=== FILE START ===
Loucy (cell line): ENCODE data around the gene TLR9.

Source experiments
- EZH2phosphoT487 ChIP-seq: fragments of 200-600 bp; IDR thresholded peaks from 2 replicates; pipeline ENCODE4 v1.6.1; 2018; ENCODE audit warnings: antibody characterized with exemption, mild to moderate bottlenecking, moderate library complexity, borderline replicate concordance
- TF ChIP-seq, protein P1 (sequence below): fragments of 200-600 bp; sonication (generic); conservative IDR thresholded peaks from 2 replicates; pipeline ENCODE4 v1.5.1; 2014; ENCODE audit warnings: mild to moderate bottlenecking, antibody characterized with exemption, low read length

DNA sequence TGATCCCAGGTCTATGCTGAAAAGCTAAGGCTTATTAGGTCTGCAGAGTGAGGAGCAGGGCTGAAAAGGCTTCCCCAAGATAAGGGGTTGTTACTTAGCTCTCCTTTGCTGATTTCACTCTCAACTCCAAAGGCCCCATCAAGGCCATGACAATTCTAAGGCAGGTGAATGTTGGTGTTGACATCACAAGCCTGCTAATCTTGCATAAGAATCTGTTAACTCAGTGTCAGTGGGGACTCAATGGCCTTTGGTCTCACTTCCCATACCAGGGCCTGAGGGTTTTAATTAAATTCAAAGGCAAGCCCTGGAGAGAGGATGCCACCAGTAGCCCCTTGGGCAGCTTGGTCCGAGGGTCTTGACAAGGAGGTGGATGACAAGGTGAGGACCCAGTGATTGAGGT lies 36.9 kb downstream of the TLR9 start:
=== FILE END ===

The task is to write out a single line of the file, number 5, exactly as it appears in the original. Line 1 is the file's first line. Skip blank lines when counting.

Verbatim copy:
DNA sequence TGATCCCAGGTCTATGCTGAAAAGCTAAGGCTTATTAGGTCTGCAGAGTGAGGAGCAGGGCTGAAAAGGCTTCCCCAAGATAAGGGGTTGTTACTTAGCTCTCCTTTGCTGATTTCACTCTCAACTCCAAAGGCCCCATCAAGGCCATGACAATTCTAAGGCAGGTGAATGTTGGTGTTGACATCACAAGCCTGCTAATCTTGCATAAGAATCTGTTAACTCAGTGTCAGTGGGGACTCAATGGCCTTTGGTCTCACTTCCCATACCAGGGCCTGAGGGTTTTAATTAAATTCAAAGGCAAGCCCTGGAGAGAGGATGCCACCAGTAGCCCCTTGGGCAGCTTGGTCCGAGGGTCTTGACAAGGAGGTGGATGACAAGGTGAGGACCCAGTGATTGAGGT lies 36.9 kb downstream of the TLR9 start: